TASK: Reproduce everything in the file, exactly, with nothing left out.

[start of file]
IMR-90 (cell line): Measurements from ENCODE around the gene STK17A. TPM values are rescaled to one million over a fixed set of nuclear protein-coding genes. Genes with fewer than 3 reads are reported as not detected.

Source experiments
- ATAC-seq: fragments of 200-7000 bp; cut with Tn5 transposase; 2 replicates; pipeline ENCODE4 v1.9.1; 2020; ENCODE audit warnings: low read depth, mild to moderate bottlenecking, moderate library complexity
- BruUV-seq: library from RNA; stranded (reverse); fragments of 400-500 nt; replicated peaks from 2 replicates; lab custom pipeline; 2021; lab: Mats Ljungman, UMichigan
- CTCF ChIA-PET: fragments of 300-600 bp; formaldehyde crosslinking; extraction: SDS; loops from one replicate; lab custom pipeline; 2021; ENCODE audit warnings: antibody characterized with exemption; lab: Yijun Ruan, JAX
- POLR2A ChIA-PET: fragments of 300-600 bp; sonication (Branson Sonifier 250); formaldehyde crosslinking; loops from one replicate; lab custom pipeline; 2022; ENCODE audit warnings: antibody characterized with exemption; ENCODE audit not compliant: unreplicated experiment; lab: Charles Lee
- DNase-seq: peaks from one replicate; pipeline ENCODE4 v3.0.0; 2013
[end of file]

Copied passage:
IMR-90 (cell line): Measurements from ENCODE around the gene STK17A. TPM values are rescaled to one million over a fixed set of nuclear protein-coding genes. Genes with fewer than 3 reads are reported as not detected.

Source experiments
- ATAC-seq: fragments of 200-7000 bp; cut with Tn5 transposase; 2 replicates; pipeline ENCODE4 v1.9.1; 2020; ENCODE audit warnings: low read depth, mild to moderate bottlenecking, moderate library complexity
- BruUV-seq: library from RNA; stranded (reverse); fragments of 400-500 nt; replicated peaks from 2 replicates; lab custom pipeline; 2021; lab: Mats Ljungman, UMichigan
- CTCF ChIA-PET: fragments of 300-600 bp; formaldehyde crosslinking; extraction: SDS; loops from one replicate; lab custom pipeline; 2021; ENCODE audit warnings: antibody characterized with exemption; lab: Yijun Ruan, JAX
- POLR2A ChIA-PET: fragments of 300-600 bp; sonication (Branson Sonifier 250); formaldehyde crosslinking; loops from one replicate; lab custom pipeline; 2022; ENCODE audit warnings: antibody characterized with exemption; ENCODE audit not compliant: unreplicated experiment; lab: Charles Lee
- DNase-seq: peaks from one replicate; pipeline ENCODE4 v3.0.0; 2013